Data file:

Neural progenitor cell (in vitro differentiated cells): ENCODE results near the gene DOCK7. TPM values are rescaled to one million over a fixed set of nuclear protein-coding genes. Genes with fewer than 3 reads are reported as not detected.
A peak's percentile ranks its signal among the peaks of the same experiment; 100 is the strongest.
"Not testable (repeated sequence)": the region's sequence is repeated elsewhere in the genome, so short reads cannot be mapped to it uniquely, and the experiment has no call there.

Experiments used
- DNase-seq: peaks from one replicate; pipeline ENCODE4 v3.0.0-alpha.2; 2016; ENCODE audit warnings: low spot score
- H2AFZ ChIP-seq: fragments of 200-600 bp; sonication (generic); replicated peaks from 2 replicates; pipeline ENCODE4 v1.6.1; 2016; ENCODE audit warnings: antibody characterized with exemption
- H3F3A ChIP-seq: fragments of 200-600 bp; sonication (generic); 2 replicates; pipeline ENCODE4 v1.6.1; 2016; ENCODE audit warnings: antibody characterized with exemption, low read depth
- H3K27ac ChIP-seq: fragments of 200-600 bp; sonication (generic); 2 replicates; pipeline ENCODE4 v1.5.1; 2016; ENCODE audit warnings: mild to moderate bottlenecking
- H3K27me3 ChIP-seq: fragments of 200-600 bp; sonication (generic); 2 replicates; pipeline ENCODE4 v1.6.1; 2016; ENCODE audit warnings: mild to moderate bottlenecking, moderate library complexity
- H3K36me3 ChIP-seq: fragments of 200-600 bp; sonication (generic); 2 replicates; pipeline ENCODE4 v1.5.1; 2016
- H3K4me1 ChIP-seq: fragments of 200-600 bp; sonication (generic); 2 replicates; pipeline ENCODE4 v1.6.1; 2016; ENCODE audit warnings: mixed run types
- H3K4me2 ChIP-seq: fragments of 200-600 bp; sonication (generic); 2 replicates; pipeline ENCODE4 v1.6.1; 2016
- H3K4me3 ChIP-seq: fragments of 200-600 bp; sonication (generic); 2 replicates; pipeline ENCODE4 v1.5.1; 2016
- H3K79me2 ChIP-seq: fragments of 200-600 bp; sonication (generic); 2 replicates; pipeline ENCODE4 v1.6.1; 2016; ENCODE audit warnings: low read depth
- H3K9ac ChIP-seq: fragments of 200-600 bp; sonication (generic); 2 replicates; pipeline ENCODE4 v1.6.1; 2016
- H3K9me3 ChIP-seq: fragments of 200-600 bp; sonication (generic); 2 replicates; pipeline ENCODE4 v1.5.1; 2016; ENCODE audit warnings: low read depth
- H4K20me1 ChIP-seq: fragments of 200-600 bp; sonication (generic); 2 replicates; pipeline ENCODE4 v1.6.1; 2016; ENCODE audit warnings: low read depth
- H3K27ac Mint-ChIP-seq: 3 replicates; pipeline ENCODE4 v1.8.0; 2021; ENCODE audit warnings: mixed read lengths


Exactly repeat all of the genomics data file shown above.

Neural progenitor cell (in vitro differentiated cells): ENCODE results near the gene DOCK7. TPM values are rescaled to one million over a fixed set of nuclear protein-coding genes. Genes with fewer than 3 reads are reported as not detected.
A peak's percentile ranks its signal among the peaks of the same experiment; 100 is the strongest.
"Not testable (repeated sequence)": the region's sequence is repeated elsewhere in the genome, so short reads cannot be mapped to it uniquely, and the experiment has no call there.

Experiments used
- DNase-seq: peaks from one replicate; pipeline ENCODE4 v3.0.0-alpha.2; 2016; ENCODE audit warnings: low spot score
- H2AFZ ChIP-seq: fragments of 200-600 bp; sonication (generic); replicated peaks from 2 replicates; pipeline ENCODE4 v1.6.1; 2016; ENCODE audit warnings: antibody characterized with exemption
- H3F3A ChIP-seq: fragments of 200-600 bp; sonication (generic); 2 replicates; pipeline ENCODE4 v1.6.1; 2016; ENCODE audit warnings: antibody characterized with exemption, low read depth
- H3K27ac ChIP-seq: fragments of 200-600 bp; sonication (generic); 2 replicates; pipeline ENCODE4 v1.5.1; 2016; ENCODE audit warnings: mild to moderate bottlenecking
- H3K27me3 ChIP-seq: fragments of 200-600 bp; sonication (generic); 2 replicates; pipeline ENCODE4 v1.6.1; 2016; ENCODE audit warnings: mild to moderate bottlenecking, moderate library complexity
- H3K36me3 ChIP-seq: fragments of 200-600 bp; sonication (generic); 2 replicates; pipeline ENCODE4 v1.5.1; 2016
- H3K4me1 ChIP-seq: fragments of 200-600 bp; sonication (generic); 2 replicates; pipeline ENCODE4 v1.6.1; 2016; ENCODE audit warnings: mixed run types
- H3K4me2 ChIP-seq: fragments of 200-600 bp; sonication (generic); 2 replicates; pipeline ENCODE4 v1.6.1; 2016
- H3K4me3 ChIP-seq: fragments of 200-600 bp; sonication (generic); 2 replicates; pipeline ENCODE4 v1.5.1; 2016
- H3K79me2 ChIP-seq: fragments of 200-600 bp; sonication (generic); 2 replicates; pipeline ENCODE4 v1.6.1; 2016; ENCODE audit warnings: low read depth
- H3K9ac ChIP-seq: fragments of 200-600 bp; sonication (generic); 2 replicates; pipeline ENCODE4 v1.6.1; 2016
- H3K9me3 ChIP-seq: fragments of 200-600 bp; sonication (generic); 2 replicates; pipeline ENCODE4 v1.5.1; 2016; ENCODE audit warnings: low read depth
- H4K20me1 ChIP-seq: fragments of 200-600 bp; sonication (generic); 2 replicates; pipeline ENCODE4 v1.6.1; 2016; ENCODE audit warnings: low read depth
- H3K27ac Mint-ChIP-seq: 3 replicates; pipeline ENCODE4 v1.8.0; 2021; ENCODE audit warnings: mixed read lengths